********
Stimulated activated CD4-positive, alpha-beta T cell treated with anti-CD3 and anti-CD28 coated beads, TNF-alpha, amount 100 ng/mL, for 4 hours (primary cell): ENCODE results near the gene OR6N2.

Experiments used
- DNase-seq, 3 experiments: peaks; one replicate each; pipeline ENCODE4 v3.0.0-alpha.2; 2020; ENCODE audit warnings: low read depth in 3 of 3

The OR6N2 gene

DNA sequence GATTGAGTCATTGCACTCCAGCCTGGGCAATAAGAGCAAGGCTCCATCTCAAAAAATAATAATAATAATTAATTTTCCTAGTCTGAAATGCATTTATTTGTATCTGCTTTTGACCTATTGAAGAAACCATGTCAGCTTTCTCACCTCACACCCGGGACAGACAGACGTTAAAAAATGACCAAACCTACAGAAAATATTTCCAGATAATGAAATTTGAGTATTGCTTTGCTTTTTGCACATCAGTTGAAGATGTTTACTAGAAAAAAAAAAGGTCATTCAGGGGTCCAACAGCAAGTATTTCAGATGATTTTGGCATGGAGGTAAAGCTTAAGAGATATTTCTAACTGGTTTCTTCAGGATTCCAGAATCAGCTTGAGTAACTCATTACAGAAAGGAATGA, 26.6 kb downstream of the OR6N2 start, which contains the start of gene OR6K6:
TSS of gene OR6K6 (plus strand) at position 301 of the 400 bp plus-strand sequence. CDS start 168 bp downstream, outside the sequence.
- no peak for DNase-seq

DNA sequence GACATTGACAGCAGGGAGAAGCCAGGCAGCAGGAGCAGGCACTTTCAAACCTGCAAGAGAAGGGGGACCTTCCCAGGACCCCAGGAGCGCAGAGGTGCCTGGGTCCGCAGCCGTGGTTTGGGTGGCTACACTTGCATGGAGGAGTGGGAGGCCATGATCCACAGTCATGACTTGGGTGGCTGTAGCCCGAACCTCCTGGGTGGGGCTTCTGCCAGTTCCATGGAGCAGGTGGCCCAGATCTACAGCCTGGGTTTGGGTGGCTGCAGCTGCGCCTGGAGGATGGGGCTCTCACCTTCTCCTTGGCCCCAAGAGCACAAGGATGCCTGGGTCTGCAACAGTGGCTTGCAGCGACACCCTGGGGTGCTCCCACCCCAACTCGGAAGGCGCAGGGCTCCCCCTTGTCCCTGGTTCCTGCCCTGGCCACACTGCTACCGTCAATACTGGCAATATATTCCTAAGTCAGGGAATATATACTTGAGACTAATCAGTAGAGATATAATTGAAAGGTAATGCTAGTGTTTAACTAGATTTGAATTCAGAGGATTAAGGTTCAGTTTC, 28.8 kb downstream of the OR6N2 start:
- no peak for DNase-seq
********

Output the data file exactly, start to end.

Stimulated activated CD4-positive, alpha-beta T cell treated with anti-CD3 and anti-CD28 coated beads, TNF-alpha, amount 100 ng/mL, for 4 hours (primary cell): ENCODE results near the gene OR6N2.

Experiments used
- DNase-seq, 3 experiments: peaks; one replicate each; pipeline ENCODE4 v3.0.0-alpha.2; 2020; ENCODE audit warnings: low read depth in 3 of 3

The OR6N2 gene

DNA sequence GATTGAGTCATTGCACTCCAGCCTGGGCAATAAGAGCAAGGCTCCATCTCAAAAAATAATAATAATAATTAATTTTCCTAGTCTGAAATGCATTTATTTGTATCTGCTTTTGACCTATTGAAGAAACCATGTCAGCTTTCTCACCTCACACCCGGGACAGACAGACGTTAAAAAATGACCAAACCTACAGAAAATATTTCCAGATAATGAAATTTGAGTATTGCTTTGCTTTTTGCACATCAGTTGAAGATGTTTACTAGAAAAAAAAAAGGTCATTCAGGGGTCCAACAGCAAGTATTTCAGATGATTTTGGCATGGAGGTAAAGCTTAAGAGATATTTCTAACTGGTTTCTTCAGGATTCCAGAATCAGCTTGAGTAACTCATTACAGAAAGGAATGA, 26.6 kb downstream of the OR6N2 start, which contains the start of gene OR6K6:
TSS of gene OR6K6 (plus strand) at position 301 of the 400 bp plus-strand sequence. CDS start 168 bp downstream, outside the sequence.
- no peak for DNase-seq

DNA sequence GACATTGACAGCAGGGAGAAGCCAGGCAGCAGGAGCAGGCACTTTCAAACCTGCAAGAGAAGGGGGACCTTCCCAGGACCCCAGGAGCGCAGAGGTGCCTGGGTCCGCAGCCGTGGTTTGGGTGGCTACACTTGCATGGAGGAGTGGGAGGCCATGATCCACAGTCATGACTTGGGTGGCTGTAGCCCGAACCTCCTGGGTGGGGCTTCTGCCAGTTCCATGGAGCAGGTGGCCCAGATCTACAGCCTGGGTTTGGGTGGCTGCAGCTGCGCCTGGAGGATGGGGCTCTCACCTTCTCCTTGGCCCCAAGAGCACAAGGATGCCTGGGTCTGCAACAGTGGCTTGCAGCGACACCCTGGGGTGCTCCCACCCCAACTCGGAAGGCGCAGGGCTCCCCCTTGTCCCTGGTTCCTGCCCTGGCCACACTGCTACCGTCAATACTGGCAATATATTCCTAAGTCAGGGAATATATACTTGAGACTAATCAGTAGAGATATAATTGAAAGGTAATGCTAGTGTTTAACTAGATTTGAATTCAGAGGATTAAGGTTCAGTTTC, 28.8 kb downstream of the OR6N2 start:
- no peak for DNase-seq